Second for the second time in a row ARWC2014- Ecuador
Runner up of 2014 World Championship -Ecuador
by Barbara Bomfim
After the prize giving ceremony of the World Championship 2013 in Costa Rica our team received some beautiful bracelets from the organizer of the world championship to be held in Ecuador in the following year. We had placed second, being the first time among the top 3 in the world, and then decided to put on the bracelets as a commitment from the whole team to the next edition of the most important adventure race in the world. The world championship is the event where the best teams meet and challenge themselves through some of the toughest terrains any human could possibly imagine to pass during a competition. It is definitely the race of the year! So that`s the deal, we will train hard during a year to be even more competitive in 2014!
A year passed by and here we are together again for another world championship. We managed to get a free entry by winning Untamed New England, in Maine – USA, which gave us a bit more confidence for this edition in Ecuador. The big challenge this year would be the altitude. None of us live above 500 m a.s.l… so one can imagine how difficult it would be to do some good acclimatization for the high mountain sections of the race. We booked our flights in advance and could only travel to Ecuador 8 days before the race start, which should actually not be enough for some good acclimation. But we all have our commitments and spending one month prior to the race in Ecuador was not a viable option. In order to try to overcome this short acclimatization in Ecuador, me, Urtzi and Marco got together in the Yosemite area, California, for a week of hard core training in altitudes from 2500 m to 3800 m. I believe it was very helpful and we had an awesome time enjoying the best trails of Sierra Nevada. Jon Ander also did some intermittent hypoxia exposure with masks in Mallorca, where he lives.
When we got together in Quito we had already a very good idea of what we would go through, as the organizer released the altitude profile and distances of each leg in advance. It helped us to shape our last trainings and acclimation to the race. We were very careful in the previous week to the race, just going to high altitude for some light trekking, knowing that any hard core training during these days would have sacrificed a year of effort in training and preparation. We observed that many teams were training a lot in the altitude, but we believed we could not do the same considering our circumstances. In Quito, we stayed in a very nice house we rented from the Ecuadorian racer Maria, where we could organize our gear and rest with the best comfort we could ask for. Before going to the official hotel of the race we finished our race kits, food and were all packed and good to go. We passed by all gear check, opening ceremony and all other stages prior to race start very calmly. Some racers were betting on us and we, as usual, just thought it would be very very hard to place top 5 considering the high level of preparation of at least 6 or 7 other teams.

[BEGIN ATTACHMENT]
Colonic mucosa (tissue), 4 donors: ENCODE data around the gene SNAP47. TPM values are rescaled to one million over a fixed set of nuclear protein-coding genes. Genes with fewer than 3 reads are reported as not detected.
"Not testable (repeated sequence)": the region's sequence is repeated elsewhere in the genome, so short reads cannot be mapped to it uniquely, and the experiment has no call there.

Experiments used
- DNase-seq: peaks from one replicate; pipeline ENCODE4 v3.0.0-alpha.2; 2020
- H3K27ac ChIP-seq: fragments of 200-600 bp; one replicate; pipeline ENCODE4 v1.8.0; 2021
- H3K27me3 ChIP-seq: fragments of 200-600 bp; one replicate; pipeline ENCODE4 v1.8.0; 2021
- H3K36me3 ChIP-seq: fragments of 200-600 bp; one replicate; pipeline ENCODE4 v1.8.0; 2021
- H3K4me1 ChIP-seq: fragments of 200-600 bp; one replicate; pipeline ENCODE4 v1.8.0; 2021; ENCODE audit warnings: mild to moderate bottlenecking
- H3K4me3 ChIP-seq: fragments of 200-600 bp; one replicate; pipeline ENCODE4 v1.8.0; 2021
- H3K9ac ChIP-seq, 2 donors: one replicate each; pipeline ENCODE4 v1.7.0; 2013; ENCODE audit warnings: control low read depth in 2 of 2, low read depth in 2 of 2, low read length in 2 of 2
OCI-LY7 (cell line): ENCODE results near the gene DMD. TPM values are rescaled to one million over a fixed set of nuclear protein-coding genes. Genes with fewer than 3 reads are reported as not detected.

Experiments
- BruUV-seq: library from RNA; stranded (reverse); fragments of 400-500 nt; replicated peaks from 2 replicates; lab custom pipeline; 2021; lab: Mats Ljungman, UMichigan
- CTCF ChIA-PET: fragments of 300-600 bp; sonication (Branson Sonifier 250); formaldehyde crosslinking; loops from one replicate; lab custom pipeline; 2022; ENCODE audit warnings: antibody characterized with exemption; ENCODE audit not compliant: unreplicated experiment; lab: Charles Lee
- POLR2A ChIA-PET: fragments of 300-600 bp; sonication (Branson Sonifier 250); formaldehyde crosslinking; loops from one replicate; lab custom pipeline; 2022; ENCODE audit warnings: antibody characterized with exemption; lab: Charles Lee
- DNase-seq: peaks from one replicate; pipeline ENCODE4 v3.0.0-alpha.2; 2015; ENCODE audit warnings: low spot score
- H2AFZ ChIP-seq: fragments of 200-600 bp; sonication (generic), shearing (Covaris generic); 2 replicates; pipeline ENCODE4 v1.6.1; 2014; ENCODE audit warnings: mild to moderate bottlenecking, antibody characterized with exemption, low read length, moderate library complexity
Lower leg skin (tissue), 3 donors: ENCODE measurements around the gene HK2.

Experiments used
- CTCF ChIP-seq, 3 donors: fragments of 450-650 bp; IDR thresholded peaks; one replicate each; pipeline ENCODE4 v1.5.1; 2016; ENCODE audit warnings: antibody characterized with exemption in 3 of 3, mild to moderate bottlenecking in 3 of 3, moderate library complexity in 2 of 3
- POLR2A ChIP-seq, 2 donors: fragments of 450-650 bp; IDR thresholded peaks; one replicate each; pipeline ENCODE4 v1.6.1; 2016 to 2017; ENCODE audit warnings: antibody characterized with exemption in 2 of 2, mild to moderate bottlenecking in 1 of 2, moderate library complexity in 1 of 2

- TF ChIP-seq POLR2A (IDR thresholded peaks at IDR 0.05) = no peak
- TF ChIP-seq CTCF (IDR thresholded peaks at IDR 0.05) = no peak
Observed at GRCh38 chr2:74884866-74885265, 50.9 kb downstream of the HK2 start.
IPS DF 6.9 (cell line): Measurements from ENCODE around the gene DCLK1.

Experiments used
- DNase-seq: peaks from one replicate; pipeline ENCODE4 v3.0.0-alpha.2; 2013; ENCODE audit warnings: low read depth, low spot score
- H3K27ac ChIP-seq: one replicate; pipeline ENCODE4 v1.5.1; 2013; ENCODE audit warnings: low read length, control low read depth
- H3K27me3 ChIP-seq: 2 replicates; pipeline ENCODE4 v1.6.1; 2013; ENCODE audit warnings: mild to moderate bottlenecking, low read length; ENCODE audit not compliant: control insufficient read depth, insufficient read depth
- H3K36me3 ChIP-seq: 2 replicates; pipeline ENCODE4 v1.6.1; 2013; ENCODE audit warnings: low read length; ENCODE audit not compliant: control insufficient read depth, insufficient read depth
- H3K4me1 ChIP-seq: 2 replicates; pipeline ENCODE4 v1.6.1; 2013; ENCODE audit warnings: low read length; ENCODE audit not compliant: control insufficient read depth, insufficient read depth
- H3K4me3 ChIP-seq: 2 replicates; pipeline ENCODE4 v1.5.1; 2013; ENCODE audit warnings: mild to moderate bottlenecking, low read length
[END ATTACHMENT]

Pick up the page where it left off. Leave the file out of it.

The Race – 700 km from the Andes to the Coast through Amazonia.
On the previous night we worked a bit on the maps, reading the race book, and got our stuff together to get in the bus early in the morning to the race start. It was the first time I slept really well before an important race, which maybe was a good sign! The race started in a 30 km trekking at almost 4000 m a.s.l., going up to almost 4500 m, which was the biggest challenge for our team. I did not feel well when running during this first stage and Jon Ander had twisted his ankle three days before the start, so we were actually slow during this section, just trying to do a good hike to get out of this altitude as fast as possible. Luckily, we arrived at the transition in the 7th position together with other three teams. We transitioned very fast and rushed downhill with our bikes. We were very disappointed to have such long downhill in the asphalt!!! We carefully chose to race with our Giant Anthem 27.5 full suspension considering all rocky downhill sections we could encounter, so this asphalt was just not what we were expecting… but anyways, I was very happy to be able to breathe better as we went downhill. It is amazing the effect of hypoxia in our bodies, especially in a competition. We did a good navigation in this 67 km bike section and ended the section taking time away from teams ahead of us. Our transition was fast
once more, grabbing some food to eat on our way out to a long trekking section going uphill. We changed positions with team Tecnu, Adidas Terrex and Raidlight during this trekking in the jungle. It was a fun section as we had to keep our eyes open not to lose the good trail we had to follow up to the top of the hill, where the transition area to another bike section was located. Urtzi did a good job, as usual, and we managed to leave the other teams behind at the end of this section.
When we arrived at the TA 3, where we would grab our bikes to go up to almost 4000 m again, we saw that only two other teams had arrived, realizing that something was wrong… 10 min after we had arrived teams Seagate and Silva arrive, which was difficult to understand as they were ahead of us. Since we only stopped for 1 hour there, we just transitioned as fast as possible, ate a bit of hot soup (Chris Forne stole my soup!!!) and took a power nap. We left this TA almost 40 minutes behind Team France and Team Ecuador was almost ready to leave after us. The way up the hill after the TA was very painful, as we had too many clothes and got really hot. Then we started to sweat, froze and had to put more clothes on. It started to rain and we literally froze our butts on the way down. We were all miserable and couldn’t wait to get downhill as fast as possible. At the same time we were very glad to have our full suspension bikes, which made this rocky road very comfortable! When we got down to certain altitude at which we had to sort of remain for a while we started to get really slow. We stopped for everything and started to lose a lot of time. We were surprised that team Ecuador had not caught us yet, but they would be surely coming. And we actually saw them when we were close to a virtual CP, which helped us to speed up a little. But then I had a flat tire… and we lost another possible 10 minutes on it, and my tire was everything but rolling straight, so I complained for another 6 hours until the next transition area. Just before finishing this painful bike section we saw teams Tecnu and Ecuador, which were maybe less than 20 minutes behind us. So we pushed as much as possible and ended up doing a good job, as they arrived almost one hour after us at the TA 4.